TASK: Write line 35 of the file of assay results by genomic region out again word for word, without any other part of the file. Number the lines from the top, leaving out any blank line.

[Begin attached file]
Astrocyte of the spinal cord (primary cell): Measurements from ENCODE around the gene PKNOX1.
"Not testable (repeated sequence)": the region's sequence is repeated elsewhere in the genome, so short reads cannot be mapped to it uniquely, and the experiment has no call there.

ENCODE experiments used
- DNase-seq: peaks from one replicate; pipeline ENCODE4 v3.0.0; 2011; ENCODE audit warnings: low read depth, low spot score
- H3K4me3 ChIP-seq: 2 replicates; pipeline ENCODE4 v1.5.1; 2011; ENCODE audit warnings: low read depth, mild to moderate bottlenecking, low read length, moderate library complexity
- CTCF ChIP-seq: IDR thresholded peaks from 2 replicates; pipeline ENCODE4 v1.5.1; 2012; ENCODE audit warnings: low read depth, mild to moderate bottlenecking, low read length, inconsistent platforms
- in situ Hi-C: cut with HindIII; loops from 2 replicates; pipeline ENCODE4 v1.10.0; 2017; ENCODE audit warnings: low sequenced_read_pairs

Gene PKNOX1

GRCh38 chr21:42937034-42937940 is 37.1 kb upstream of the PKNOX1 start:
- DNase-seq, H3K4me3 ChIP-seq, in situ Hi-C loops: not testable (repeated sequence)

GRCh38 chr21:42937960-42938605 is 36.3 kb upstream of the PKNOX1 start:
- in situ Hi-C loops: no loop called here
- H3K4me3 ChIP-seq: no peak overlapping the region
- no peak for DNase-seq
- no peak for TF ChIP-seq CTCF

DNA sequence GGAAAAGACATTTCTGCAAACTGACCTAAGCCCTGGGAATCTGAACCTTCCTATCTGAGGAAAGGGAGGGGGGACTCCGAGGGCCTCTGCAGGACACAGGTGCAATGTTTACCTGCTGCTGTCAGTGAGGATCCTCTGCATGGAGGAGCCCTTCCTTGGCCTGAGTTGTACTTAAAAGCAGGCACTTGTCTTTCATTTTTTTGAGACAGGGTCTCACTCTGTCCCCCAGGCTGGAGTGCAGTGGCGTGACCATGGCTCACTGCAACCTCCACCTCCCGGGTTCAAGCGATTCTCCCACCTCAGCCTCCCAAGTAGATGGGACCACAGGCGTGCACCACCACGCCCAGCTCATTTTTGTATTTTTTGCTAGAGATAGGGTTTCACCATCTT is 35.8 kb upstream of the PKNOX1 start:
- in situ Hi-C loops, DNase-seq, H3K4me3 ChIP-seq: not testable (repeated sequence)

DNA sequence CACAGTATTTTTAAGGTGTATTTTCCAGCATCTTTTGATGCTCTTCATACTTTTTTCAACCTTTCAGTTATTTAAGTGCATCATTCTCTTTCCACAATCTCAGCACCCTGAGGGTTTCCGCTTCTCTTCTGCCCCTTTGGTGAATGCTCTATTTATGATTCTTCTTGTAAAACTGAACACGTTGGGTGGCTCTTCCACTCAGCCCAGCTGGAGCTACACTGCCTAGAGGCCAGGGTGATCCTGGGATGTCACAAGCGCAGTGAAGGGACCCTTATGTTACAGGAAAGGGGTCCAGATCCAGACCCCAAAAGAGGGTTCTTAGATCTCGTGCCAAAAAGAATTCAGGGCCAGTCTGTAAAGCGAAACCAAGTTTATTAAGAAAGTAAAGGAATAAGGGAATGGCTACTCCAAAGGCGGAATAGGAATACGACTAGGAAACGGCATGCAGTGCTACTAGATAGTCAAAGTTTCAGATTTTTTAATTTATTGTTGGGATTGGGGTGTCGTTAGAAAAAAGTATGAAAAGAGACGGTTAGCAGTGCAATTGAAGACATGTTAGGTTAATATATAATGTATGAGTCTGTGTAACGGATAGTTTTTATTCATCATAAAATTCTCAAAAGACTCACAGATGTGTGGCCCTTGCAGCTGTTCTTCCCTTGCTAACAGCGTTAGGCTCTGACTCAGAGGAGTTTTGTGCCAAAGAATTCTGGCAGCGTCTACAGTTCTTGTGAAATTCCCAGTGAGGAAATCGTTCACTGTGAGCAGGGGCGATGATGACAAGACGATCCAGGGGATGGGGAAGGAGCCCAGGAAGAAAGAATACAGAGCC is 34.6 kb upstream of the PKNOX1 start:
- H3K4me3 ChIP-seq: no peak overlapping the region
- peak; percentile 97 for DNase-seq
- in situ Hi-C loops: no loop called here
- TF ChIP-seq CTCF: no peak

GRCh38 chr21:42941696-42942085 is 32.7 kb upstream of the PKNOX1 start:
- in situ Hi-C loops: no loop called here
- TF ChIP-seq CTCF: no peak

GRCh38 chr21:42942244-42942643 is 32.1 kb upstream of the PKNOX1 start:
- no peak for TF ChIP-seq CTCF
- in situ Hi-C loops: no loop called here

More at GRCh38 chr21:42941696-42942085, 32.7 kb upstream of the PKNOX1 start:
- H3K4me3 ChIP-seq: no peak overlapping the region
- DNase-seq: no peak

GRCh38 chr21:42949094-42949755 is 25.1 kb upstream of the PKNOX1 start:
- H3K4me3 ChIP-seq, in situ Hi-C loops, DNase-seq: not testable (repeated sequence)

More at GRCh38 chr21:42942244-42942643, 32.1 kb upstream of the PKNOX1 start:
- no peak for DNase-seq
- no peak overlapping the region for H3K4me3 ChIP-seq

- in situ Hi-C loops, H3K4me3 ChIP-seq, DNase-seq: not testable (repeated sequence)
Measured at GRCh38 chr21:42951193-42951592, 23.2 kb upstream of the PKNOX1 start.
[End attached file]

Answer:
- no peak for DNase-seq